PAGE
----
In 2006, California passed landmark legislation (AB-32) to reduce emissions of greenhouse gases (GHGs) responsible for global climate change. AB-32 commits California to reduce total GHG emissions to 1990 levels by 2020, a reduction of 25 percent from current levels and to 80 percent below 1990 levels by 2050. To verify that GHG emission reductions are taking place, it will be necessary to measure emissions regionally. In 2003, we began an exploratory project with the California Energy Commission's Public Interest Energy Research Program to estimate whether atmospheric methods could be used to quantify GHG emissions on air basin to regional scales. Based on that work, we began a pilot project to implement GHG meaasurements in 2006. The California Greenhouse gas measurement project (CALGEM) is a collaboration with the Global Monitoring Division of the National Oceanic and Atmospheric Administration (NOAA) to implement measurements of greenhouse gas emissions in the San Francisco to Sacramento areas.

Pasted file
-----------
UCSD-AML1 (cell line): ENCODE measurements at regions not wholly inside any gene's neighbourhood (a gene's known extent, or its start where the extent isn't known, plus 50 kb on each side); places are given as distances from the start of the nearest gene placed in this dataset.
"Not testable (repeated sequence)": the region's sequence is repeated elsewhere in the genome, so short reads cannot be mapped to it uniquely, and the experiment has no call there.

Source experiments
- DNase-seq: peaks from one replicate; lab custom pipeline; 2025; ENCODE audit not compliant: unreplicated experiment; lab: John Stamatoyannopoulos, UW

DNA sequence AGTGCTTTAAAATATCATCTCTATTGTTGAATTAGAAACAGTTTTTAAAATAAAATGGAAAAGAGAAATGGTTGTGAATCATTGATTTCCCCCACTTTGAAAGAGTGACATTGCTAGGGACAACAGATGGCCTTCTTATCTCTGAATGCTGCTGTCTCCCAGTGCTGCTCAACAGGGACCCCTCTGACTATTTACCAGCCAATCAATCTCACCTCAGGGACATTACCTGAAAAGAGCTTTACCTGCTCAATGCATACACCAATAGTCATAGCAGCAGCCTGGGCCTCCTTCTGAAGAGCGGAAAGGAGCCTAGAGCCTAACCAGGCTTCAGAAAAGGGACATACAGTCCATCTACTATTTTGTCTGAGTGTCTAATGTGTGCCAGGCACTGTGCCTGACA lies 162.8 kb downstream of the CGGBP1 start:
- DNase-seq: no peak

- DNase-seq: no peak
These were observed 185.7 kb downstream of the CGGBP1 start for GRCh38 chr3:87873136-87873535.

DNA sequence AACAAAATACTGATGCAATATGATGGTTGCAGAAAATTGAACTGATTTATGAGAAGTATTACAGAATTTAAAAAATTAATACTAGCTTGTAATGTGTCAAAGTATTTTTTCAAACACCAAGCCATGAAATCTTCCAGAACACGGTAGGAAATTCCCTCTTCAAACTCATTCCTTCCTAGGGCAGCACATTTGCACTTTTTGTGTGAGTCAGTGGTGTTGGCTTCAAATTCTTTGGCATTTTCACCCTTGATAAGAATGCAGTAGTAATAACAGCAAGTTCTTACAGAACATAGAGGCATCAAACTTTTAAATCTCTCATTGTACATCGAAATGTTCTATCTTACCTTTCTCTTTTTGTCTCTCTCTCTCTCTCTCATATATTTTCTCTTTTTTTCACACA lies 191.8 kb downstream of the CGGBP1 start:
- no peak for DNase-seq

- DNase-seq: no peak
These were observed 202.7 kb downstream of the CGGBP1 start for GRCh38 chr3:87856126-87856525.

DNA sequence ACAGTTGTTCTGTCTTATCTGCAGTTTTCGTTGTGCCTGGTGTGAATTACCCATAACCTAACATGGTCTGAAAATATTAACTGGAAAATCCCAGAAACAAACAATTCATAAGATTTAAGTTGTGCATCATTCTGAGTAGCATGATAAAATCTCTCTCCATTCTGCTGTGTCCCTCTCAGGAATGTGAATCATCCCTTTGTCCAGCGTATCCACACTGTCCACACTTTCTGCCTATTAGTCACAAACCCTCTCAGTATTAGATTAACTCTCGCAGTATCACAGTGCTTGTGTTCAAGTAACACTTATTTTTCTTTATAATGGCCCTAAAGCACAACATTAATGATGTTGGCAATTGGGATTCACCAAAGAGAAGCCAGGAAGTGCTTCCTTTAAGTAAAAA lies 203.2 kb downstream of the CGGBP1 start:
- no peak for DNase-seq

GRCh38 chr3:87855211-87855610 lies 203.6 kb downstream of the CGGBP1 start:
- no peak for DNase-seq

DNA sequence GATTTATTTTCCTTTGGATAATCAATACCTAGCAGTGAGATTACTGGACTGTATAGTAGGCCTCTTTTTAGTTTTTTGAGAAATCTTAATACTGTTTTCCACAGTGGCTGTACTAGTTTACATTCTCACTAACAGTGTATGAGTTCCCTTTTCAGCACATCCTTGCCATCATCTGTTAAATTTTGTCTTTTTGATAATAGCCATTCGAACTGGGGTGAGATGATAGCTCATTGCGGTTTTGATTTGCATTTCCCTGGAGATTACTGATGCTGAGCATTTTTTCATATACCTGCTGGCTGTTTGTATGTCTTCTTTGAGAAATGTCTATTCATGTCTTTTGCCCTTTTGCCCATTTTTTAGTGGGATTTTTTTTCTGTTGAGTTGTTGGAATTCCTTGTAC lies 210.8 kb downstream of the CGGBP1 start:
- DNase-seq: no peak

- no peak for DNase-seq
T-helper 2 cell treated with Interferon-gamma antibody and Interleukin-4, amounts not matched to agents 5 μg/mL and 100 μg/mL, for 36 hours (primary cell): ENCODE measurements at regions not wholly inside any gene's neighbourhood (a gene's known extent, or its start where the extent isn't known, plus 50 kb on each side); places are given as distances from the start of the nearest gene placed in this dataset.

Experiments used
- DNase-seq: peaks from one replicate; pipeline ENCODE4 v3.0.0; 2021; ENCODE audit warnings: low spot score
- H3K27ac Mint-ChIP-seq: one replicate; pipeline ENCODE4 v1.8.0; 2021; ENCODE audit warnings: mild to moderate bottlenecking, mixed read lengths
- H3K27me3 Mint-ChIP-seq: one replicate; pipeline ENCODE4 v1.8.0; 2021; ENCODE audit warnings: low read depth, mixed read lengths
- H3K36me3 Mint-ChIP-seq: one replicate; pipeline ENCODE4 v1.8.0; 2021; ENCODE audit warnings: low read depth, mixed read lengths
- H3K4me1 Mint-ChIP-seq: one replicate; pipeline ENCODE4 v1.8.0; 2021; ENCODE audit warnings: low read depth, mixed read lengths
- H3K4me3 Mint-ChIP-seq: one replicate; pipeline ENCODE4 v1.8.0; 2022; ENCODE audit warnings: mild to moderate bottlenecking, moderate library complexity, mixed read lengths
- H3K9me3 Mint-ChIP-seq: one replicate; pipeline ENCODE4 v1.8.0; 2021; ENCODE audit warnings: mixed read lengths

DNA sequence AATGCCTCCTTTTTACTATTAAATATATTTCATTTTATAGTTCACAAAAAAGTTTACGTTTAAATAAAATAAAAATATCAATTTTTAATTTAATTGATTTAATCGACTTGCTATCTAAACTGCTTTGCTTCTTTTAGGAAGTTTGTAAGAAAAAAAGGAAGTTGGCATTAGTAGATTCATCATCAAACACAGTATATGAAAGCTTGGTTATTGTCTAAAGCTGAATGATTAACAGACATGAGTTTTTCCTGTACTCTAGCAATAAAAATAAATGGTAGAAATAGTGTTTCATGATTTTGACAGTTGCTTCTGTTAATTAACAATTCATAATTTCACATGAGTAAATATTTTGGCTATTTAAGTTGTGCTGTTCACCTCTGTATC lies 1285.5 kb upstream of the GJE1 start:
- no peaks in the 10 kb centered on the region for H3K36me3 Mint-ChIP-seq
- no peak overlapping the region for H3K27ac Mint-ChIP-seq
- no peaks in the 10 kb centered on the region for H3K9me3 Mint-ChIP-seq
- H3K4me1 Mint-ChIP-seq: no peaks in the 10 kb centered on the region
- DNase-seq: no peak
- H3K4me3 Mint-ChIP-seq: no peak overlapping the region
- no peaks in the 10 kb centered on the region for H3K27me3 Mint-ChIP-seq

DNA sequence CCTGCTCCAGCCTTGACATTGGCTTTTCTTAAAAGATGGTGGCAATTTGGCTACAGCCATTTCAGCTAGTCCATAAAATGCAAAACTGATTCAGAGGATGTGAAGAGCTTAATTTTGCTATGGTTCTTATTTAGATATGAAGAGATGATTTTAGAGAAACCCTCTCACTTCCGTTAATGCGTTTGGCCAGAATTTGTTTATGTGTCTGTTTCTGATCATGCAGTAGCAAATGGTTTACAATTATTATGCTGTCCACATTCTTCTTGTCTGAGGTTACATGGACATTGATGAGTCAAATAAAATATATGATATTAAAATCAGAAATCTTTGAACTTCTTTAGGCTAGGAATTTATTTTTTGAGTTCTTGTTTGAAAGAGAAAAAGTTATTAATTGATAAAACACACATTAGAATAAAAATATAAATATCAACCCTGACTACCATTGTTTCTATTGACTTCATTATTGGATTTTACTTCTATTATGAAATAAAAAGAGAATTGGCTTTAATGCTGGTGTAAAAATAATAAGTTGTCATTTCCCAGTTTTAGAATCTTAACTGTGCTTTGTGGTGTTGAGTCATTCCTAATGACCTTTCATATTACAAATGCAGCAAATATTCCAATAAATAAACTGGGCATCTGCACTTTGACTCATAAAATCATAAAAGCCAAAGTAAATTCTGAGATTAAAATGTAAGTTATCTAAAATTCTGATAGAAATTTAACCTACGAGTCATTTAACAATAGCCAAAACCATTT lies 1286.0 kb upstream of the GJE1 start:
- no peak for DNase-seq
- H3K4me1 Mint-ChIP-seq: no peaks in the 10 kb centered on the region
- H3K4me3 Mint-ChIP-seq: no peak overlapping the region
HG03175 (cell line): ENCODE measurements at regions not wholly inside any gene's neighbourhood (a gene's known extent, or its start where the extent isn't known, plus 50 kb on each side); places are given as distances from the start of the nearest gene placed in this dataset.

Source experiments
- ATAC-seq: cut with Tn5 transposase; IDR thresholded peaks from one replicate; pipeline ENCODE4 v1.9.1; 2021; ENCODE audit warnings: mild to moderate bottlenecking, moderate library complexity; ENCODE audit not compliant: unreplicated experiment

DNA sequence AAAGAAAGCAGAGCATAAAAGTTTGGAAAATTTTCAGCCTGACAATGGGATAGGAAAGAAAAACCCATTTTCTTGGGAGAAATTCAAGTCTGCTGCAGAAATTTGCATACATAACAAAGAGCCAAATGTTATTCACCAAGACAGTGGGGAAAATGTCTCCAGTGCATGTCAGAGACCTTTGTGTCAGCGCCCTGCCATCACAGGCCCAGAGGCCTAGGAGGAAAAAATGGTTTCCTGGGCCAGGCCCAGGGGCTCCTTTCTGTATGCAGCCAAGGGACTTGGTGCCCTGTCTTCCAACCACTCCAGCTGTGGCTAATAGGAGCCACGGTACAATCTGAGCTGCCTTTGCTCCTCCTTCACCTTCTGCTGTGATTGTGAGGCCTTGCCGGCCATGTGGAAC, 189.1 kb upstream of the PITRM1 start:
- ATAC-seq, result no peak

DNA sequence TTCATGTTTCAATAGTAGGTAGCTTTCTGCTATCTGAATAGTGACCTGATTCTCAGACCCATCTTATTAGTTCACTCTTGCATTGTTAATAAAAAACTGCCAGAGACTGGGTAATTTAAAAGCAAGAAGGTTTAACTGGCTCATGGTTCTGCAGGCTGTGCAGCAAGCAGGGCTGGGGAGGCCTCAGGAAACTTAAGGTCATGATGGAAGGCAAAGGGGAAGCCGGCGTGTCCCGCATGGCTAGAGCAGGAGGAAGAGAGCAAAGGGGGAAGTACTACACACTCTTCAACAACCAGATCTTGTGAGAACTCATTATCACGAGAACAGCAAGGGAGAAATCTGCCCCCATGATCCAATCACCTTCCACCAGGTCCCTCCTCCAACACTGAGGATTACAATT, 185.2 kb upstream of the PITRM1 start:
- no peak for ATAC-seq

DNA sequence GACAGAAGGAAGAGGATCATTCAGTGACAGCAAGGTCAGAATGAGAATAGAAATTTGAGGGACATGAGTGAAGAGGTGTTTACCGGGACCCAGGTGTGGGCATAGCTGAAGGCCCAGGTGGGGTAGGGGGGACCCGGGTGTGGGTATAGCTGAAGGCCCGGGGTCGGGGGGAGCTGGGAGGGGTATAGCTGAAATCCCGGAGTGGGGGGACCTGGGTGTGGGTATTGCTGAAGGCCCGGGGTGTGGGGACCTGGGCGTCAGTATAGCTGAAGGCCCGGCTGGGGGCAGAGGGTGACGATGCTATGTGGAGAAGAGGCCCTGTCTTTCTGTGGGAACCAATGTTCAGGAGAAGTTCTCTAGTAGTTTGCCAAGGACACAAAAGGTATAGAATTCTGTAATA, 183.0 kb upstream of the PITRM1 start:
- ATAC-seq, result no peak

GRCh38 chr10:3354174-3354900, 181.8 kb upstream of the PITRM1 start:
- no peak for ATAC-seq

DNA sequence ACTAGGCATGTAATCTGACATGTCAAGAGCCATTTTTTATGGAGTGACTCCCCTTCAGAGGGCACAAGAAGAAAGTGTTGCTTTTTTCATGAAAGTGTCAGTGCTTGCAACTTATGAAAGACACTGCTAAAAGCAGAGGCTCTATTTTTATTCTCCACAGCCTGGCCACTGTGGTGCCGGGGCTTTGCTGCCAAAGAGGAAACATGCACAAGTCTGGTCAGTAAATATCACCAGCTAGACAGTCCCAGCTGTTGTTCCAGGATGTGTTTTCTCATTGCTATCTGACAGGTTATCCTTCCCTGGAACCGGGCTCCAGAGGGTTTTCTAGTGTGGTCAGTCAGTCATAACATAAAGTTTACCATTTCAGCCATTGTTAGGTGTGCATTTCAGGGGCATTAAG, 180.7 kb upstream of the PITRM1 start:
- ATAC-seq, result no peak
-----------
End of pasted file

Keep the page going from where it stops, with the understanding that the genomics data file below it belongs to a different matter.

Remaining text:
CALGEM is developing measurement and analysis techniques to estimate local-regional land surface emissions of major greenhouse gases (CO2, CH4, N2O, SF6, and halo carbons) using concentration measurements in combination with atmospheric inverse models. Tower locations in San Fracisco Bay and Sacramento Delta areas were chosen to capture the influences of a mixture of urban and rural land uses. In collaboration with the NOAA Global Monitoring Division, twice daily flask samples are collected at both towers and subsequently analyzed for all important GHGs (CO2, CO, CH4, SF6, and halo carbons). At the Sacramento Delta site, continuous CH4 and 222Rn analyzers from LBNL and CO2, and CO from NOAA are now also operational. Episodic 14CO2 sampling is planned for both sites. Measurement techniques include cavity-ringdown diode-laser spectroscopy, non-dispersive IR absorption, and low-background counting of naturally occurring radionuclides (e.g., 222Radon). Spatially explicit “prior” models for GHG emissions from California will be refined in cooperation with the California Air Resources Board. Mesoscale modeling is performed using a specialized version of Weather Research Forecasting (WRF) model. Surface influence functions, which quantify how much a unit flux of GHG from the land surface changes atmospheric GHG concentrations, are calculated using the Stochastic Time-inverted Lagrangian Transport (STILT) model. Probabilistic “best-estimates” of GHG emissions and their uncertainties are computed by optimal adjustment of the prior emissions estimates to provide a best match between measured and predicted atmospheric GHG concentration using classic Bayesian estimation. Future work will bring other gas species, measurements from other locations, refined meteorological modeling, and more sophisticated statistical analysis to improve the emission estimates and thereby verify the success of AB-32.